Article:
Clearance for Cabinet Members and Appointees

I do NOT want this to turn political. If is does, I will request that it be deleted. Having said that:

It was reported yesterday that the president is considering revoking the clearance of the former head of the CIA and FBI along with others.

Question . . . How do these people get their clearance in the first place? If my father were nominated to be the next head of the FBI, he wouldn’t go through an 18 month investigation and poly.

Along with that, what happens when they lose their jobs? I assume that James Clapper can’t show up at my facility, wave a badge at the guard and come in and start accessing classified information. But, does he retain his eligibility for two years as I would if I left my job? Is it longer? Does he retain some level of clearance even as a former employee?

Let’s keep this clean and on point . . . Please . . .


I read that news last night. Why should they continue to have clearance when not working the job? Double standard as usual.


Not the direction that I want the conversation to go. Of course, these people are held to a different standard. They are at a completely different level of employment AND access. They are there to directly advise the president and congress. They aren’t sitting in an office working on one little piece of software for a larger project and most are career members of their organization who started at or near the bottom and they probably did, originally go through the same process that the rest of us have.

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@EdFarmerIII, I certainly hope you will not delete this as I think this is an excellent thread and I look forward to many fruitful discussions on the subject.

How do they get their clearance? If they were career fed employees, they probably simply have their clearance reciprocated. If not, the FBI has the “jurisdiction” to investigate them. I believe an office (Office of Security Personnel??) in the White House will adjudicate them.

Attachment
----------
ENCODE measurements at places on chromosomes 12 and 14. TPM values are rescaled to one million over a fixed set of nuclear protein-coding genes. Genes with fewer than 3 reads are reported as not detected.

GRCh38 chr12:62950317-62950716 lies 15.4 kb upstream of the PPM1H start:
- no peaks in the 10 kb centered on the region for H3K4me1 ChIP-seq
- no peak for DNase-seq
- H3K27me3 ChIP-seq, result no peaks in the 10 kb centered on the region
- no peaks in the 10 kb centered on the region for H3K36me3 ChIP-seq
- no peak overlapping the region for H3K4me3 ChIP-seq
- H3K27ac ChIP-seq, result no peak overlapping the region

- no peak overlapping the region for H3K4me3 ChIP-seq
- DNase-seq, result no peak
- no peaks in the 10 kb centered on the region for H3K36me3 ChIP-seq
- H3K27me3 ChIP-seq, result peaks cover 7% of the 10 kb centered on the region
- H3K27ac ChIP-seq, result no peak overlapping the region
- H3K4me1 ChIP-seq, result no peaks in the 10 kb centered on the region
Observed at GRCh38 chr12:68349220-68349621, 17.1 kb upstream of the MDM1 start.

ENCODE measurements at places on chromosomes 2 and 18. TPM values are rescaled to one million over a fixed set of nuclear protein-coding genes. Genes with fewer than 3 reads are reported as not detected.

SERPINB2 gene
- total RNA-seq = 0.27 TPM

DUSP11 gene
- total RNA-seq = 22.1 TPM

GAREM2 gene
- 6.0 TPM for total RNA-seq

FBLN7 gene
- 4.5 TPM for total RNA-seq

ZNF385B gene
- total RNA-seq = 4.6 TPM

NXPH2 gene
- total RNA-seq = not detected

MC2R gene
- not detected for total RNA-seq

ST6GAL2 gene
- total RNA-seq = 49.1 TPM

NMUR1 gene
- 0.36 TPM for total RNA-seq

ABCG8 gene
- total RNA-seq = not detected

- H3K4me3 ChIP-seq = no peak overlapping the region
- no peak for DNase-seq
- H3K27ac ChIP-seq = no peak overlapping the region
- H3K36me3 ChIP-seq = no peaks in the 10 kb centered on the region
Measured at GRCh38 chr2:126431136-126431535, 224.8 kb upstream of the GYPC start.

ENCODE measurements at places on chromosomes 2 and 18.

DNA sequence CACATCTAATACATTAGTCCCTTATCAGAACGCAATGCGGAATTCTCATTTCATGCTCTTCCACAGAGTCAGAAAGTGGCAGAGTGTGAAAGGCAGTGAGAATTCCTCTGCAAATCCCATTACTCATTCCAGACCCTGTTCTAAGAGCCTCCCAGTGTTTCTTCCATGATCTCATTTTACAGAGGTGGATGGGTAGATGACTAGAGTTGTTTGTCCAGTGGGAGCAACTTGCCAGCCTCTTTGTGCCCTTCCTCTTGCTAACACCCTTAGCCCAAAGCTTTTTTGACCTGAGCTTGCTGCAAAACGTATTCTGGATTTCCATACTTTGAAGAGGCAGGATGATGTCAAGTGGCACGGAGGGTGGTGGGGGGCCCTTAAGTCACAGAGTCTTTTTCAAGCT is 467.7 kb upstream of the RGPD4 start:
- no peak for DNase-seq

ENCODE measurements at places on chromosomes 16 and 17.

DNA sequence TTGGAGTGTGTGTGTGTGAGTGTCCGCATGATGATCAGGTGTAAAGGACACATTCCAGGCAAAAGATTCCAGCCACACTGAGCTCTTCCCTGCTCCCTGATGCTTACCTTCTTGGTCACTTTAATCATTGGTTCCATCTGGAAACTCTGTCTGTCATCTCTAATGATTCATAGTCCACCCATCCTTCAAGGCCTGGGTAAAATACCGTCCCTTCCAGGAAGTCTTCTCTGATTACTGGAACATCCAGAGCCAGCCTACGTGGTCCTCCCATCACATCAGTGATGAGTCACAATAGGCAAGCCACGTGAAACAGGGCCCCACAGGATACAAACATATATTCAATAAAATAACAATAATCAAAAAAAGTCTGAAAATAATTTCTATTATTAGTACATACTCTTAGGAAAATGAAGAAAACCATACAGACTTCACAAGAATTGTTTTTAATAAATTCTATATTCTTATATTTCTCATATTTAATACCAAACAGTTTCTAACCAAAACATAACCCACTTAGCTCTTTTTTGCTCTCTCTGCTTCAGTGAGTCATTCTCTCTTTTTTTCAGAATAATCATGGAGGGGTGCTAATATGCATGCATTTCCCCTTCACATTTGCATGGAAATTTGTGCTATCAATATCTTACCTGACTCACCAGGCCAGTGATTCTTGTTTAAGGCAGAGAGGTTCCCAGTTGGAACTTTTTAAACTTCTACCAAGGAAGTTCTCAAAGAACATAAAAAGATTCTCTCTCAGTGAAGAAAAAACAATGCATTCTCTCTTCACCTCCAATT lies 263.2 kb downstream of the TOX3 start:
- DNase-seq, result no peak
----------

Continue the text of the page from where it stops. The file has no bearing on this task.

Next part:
From my understanding, the two-year rule usually does not apply to those appointees. The fact that they still retain their security clearance eligibility is more of a courtesy and can be revoked if the President deems so. Moreover, those appointees also often consulting services to current administrators on the whip (quick phone calls and such).


Does anybody remember Sandy Berger stuffing documents down his underwear to remove them from the National Archives . . .

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Does a Senate-confirmed official (as distinct from a merely presidentially-appointed official) even need a security clearance, while holding the job to which he or she has been appointed and confirmed?

Serious question–as Congressmen and Senators do not require security clearances, as they are deemed to have been given a public seal of approval/vetting for access to the nation’s secrets via their elections to that office. (A number of them would likely not qualify under the normal standards!) They do, of course, still require a “need to know” to actually access classified information, which will vary greatly by committee assignments, etc.

So does Senate confirmation function the same way in negating the need for clearance? Senate-confirmed appointees arguably undergo much stricter scrutiny than most Senators or Congressmen, with all of the disclosure forms and committee questionnaires they must fill out.